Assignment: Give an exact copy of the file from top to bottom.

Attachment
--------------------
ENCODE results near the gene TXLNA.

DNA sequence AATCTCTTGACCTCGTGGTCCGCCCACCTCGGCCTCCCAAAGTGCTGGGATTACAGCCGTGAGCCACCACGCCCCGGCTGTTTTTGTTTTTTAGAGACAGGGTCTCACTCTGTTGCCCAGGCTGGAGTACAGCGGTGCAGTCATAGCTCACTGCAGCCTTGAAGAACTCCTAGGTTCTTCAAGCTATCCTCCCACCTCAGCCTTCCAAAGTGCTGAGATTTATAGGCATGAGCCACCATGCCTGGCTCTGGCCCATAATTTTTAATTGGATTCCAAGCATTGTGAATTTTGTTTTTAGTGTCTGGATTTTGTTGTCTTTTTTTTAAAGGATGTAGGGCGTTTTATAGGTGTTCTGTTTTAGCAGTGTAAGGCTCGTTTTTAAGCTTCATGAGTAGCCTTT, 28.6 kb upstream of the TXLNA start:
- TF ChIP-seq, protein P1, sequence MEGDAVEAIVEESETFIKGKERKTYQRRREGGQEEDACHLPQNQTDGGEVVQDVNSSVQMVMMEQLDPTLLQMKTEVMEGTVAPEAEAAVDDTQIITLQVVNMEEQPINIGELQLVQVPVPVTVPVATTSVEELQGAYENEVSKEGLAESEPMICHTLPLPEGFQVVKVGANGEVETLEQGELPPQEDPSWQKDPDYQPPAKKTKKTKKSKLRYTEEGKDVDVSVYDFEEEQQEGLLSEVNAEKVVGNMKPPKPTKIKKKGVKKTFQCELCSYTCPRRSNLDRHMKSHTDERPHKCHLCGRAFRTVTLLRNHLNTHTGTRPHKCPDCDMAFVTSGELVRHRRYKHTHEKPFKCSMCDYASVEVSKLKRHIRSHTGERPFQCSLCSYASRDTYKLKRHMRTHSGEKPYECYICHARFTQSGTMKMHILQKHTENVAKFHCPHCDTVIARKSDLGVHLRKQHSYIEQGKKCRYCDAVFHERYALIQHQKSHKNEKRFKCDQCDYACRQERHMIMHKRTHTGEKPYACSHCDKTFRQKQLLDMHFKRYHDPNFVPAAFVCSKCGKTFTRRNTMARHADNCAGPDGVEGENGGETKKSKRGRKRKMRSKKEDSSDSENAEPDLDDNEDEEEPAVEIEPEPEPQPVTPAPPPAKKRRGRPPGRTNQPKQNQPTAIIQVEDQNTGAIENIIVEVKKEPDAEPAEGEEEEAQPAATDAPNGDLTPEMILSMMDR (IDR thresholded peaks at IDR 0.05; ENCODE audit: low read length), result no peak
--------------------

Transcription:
ENCODE results near the gene TXLNA.

DNA sequence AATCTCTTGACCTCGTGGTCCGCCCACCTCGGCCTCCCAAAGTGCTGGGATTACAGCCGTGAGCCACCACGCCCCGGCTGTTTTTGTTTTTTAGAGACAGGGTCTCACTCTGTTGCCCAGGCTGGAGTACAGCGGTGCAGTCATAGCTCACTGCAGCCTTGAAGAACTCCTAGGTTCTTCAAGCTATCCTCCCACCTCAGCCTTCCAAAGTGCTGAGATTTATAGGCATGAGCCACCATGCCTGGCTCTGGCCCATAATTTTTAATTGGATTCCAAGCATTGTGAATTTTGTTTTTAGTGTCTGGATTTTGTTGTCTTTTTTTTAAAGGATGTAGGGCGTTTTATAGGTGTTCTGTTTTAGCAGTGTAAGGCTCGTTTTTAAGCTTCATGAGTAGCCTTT, 28.6 kb upstream of the TXLNA start:
- TF ChIP-seq, protein P1, sequence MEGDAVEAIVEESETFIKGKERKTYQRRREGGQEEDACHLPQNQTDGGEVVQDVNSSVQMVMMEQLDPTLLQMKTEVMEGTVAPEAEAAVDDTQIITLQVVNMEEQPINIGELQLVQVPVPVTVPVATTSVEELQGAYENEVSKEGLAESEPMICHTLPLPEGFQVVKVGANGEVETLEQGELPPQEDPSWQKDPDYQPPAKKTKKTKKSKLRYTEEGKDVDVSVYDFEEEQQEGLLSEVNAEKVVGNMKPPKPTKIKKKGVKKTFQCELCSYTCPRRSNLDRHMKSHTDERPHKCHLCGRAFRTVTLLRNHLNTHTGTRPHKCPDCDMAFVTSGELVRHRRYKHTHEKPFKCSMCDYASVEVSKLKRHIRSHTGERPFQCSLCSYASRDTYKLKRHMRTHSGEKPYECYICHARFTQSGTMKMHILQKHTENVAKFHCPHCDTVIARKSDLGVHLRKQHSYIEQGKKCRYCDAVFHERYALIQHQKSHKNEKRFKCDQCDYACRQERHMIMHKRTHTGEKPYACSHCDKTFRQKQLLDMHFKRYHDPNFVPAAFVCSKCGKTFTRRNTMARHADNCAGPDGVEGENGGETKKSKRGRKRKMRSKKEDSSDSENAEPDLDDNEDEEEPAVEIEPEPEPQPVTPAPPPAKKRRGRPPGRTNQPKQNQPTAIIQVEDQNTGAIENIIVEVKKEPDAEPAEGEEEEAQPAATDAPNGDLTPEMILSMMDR (IDR thresholded peaks at IDR 0.05; ENCODE audit: low read length), result no peak